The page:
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Belcourt trial: Don't let 'despicable' witness distract from case, jurors urged

Nov 23 2012

Andrew Belcourt and Samuel Mcgrath planned and acted together to commit the violent robbery that led to the fatal shooting of a mentally ill Fernwood man on March 3, 2010, a prosecutor said Thursday.

"They got dressed together, they left together and they kicked open the door of Leslie Hankel's apartment together on the count of three," Catherine Murray said, urging a B.C. Supreme Court jury to find both men guilty of second-degree murder.

Belcourt and Mcgrath have pleaded guilty to break and enter and robbery with a firearm. The 10 jurors, who are to begin deliberating on their verdict today, must decide if Belcourt, who was the shooter, is guilty of murdering Hankel, and if Mcgrath, as a party to the act, is also guilty of murder.

Murray urged the jury not to be distracted by the "clearly questionable" character of the key Crown witness Michael Rennie, who received thousands of dollars from police for informing on Belcourt, his stepson at the time.

"What kind of man sells a gun to his son's friend, knowing they are going to commit a home invasion?" Murray said. "But the trial is about these two men, not Michael Rennie. He's merely a witness in this case."

Rennie may have minimized his role in planning the robbery, Murray said. But Belcourt and Mcgrath executed it and, during the robbery, Hankel was killed.

The Crown's theory is that the two accused burst into Hankel's small Pembroke Street apartment while he was in the living room reading a magazine. Belcourt and Mcgrath were angry and assaulted Hankel, demanding a stash of marijuana, which Hankel did not have.

Belcourt, who had the gun, was mad, Murray said, describing how the accused fired the gun into the ceiling of the bedroom. Belcourt then made a conscious decision to load more ammunition into the shotgun's chamber. He had the weapon pointed directly at Hankel's head.

"These are deliberate actions," Murray said.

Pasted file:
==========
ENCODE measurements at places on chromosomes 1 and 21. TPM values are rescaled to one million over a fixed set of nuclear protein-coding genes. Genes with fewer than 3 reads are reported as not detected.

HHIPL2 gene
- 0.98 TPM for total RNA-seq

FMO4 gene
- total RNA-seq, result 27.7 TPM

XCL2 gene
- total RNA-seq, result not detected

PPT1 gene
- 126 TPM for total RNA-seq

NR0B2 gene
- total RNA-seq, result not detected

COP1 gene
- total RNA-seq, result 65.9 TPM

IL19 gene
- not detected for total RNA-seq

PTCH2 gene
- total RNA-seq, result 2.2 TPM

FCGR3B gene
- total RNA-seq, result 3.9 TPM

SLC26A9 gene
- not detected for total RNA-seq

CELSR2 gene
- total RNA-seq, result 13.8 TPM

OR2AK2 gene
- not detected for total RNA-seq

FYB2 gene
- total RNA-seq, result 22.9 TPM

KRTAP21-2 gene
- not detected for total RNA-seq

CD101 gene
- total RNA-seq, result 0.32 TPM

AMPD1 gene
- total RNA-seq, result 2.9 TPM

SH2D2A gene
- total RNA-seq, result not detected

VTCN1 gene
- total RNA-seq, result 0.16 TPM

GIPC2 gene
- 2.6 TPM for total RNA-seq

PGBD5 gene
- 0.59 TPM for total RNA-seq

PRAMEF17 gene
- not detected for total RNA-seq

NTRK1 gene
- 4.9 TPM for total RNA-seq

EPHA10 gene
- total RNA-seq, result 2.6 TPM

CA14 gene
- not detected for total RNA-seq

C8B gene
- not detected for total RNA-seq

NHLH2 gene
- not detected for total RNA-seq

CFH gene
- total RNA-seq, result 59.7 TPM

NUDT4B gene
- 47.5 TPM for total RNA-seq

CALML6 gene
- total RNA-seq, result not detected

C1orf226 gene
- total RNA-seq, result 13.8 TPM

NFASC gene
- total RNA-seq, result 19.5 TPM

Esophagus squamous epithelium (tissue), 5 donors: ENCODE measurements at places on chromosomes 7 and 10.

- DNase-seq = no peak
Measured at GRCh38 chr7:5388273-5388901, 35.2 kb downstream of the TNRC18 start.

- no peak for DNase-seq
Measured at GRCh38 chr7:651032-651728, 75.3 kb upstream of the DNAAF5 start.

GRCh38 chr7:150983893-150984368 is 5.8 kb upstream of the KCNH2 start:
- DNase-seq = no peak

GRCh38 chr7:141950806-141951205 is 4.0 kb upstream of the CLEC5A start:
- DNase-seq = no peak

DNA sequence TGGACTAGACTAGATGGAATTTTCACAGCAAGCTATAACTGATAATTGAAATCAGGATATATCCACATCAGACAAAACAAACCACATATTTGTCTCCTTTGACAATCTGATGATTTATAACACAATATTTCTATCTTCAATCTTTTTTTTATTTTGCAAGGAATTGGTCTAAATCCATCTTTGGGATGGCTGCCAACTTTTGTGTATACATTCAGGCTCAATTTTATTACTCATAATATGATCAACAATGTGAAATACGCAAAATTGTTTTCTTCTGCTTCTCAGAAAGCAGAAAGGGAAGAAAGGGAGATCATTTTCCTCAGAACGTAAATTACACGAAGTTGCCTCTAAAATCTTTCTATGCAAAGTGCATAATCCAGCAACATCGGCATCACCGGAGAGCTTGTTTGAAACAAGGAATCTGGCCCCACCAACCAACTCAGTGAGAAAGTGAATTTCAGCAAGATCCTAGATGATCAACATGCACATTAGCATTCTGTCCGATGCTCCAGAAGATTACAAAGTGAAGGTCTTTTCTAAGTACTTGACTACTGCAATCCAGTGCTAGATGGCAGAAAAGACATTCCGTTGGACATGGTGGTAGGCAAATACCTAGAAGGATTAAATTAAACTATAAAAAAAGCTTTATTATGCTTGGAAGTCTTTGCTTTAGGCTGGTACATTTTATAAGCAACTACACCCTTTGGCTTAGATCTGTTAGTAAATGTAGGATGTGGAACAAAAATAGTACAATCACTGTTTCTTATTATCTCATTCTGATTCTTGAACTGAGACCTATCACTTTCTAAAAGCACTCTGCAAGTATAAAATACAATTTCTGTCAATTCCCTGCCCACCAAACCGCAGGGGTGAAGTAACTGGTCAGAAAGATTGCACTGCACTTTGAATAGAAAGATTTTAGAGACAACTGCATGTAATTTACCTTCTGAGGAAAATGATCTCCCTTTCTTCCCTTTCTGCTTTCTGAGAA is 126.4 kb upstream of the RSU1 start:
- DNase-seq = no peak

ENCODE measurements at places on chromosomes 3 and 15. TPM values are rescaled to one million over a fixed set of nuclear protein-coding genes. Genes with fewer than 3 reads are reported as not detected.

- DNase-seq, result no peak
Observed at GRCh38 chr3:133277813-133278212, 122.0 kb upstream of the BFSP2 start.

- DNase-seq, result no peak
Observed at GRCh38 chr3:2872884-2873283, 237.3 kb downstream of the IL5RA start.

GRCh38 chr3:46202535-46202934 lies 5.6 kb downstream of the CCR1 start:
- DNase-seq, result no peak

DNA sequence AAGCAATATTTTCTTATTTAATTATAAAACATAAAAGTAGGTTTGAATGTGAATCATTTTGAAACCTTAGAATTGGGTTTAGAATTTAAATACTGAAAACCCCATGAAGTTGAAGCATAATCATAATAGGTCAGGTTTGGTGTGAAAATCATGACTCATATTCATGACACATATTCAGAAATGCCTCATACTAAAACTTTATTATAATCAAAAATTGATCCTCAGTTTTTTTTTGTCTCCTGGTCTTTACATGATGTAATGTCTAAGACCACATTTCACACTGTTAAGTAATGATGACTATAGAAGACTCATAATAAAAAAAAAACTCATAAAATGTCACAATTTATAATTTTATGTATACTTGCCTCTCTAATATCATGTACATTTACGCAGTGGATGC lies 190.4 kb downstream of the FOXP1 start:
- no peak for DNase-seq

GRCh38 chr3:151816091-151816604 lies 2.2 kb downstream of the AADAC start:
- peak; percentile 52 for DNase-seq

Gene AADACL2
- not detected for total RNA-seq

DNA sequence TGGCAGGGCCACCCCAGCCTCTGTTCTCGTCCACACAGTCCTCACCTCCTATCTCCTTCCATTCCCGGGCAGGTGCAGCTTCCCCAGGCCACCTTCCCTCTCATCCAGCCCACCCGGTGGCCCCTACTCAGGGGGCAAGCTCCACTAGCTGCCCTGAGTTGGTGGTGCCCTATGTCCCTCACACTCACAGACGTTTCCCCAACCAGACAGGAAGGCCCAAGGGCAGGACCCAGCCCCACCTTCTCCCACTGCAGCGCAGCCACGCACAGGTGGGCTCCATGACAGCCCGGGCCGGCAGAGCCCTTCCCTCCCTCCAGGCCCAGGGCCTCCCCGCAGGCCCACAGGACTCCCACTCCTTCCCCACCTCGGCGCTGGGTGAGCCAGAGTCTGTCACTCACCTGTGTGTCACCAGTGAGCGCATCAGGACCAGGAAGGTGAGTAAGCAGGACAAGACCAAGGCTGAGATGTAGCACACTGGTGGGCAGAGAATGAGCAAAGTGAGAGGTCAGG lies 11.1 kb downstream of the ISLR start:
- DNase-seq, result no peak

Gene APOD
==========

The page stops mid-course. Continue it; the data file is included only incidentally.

Belcourt wasn't getting his way and he deliberately shot Hankel.

The Crown believes Mcgrath, who did not testify, knew the gun was loaded and was in the bedroom when Hankel was shot. Hankel's DNA was found on Mcgrath's right running shoe, noted Murray. And after Belcourt and Mcgrath returned to Chantel Young's apartment, Mcgrath gave his clothes and shoes to Young to be washed and cleaned. His cleaned shoes were in the trunk of the car - along with other evidence they planned to destroy - when he and Belcourt were arrested.

"The only logical conclusion is he was in the room and got Mr. Hankel's blood on him," Murray said.

Belcourt's defence lawyer, Tim Russell, told the jury his client was not an innocent man.

"Andrew Belcourt caused Mr. Hankel's death. That's true," Russell said. "He's guilty of manslaughter."

But the jury must ask did Belcourt intend to kill Han-kel or did he shoot him accidentally, Russell said.

He urged the jury not to accept the Crown's theory that Belcourt's mask fell down, spurring him to shoot Hankel. The three Crown witnesses - who testified Belcourt told them just that - are all highly problematic, Russell said.

"Mr. Rennie is probably one of the most despicable characters anyone has ever met," Russell said.

The other two - Young and Max Deleeuw - both lied to police and at the preliminary inquiry.

"How do you know where the truth stops and the lies begin?" asked Russell.

He also encouraged the jury to reject the Crown's argument that Belcourt knew his actions that night would likely cause death. Belcourt testified that he thought the safety was on. He testified he did not believe the gun was going to discharge.

"None of you are Andrew Belcourt. None of you grew up with Mike Rennie ... [Bel-court] had no gun or safety training. He did not appreciate the risk," Russell said.

Mcgrath's lawyer, Mike Munro, told jurors his client should be acquitted.

"I've never had a stronger feeling that my client and I are in someone else's trial," he said. "There are so many things Belcourt did that we are not party to, and yet we get drawn in because we are part and parcel of the plan to commit the robbery, like it or not. And we don't like it."

The fact Mcgrath has Hankel's DNA on his shoe, does not prove he had knowledge the gun was loaded.

Mcgrath bought the gun, but didn't buy bullets, said Munro. Belcourt knew the gun was loaded, but he didn't tell Mcgrath.

"Was it reasonable for my client to expect that a bullet would come from an unloaded gun?" Munro asked.


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